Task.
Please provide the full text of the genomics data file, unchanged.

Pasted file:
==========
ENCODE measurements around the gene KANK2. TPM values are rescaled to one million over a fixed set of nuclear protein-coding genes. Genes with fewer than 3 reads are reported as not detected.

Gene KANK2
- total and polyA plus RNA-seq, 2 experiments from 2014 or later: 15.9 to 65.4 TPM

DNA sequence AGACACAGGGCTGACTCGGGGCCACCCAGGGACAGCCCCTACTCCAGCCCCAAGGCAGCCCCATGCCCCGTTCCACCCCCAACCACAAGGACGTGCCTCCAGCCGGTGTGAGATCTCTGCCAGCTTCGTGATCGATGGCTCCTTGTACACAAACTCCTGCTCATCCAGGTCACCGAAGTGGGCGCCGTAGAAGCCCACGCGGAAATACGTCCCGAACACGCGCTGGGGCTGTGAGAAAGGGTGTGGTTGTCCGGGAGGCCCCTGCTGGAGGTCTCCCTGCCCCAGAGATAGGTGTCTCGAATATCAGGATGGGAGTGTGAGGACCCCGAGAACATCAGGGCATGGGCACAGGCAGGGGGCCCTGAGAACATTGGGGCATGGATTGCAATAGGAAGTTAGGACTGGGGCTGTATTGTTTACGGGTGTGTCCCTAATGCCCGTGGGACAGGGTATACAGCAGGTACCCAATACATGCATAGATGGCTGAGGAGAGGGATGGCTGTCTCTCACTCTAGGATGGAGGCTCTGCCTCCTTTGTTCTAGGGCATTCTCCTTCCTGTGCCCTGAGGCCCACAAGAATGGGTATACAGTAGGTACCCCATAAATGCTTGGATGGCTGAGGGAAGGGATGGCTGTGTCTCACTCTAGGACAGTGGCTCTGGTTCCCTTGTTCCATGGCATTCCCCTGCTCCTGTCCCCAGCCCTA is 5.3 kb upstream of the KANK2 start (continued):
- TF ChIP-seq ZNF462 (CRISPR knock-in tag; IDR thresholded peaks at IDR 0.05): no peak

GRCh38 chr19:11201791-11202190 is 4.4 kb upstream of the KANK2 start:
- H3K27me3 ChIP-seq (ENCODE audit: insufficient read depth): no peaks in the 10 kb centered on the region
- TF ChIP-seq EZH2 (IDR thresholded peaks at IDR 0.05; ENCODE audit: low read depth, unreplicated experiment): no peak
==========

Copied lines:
ENCODE measurements around the gene KANK2. TPM values are rescaled to one million over a fixed set of nuclear protein-coding genes. Genes with fewer than 3 reads are reported as not detected.

Gene KANK2
- total and polyA plus RNA-seq, 2 experiments from 2014 or later: 15.9 to 65.4 TPM

DNA sequence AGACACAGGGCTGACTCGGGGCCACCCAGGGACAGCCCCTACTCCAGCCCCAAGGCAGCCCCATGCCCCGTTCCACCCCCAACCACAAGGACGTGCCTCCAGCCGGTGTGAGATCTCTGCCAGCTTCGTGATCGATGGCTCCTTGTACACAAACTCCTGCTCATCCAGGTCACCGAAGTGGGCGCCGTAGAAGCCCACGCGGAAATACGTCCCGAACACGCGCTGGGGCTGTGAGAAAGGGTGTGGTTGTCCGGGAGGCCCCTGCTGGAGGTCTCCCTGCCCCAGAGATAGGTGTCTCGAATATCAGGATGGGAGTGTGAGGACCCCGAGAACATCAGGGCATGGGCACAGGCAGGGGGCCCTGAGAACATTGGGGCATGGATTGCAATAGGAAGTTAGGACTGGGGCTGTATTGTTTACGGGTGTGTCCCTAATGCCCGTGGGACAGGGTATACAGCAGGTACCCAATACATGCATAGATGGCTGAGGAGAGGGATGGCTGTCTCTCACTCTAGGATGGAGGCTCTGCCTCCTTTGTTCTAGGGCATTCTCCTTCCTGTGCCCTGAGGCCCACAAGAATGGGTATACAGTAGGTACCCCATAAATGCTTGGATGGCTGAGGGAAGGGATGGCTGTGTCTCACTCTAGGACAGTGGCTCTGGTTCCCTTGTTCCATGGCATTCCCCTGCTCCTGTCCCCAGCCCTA is 5.3 kb upstream of the KANK2 start (continued):
- TF ChIP-seq ZNF462 (CRISPR knock-in tag; IDR thresholded peaks at IDR 0.05): no peak

GRCh38 chr19:11201791-11202190 is 4.4 kb upstream of the KANK2 start:
- H3K27me3 ChIP-seq (ENCODE audit: insufficient read depth): no peaks in the 10 kb centered on the region
- TF ChIP-seq EZH2 (IDR thresholded peaks at IDR 0.05; ENCODE audit: low read depth, unreplicated experiment): no peak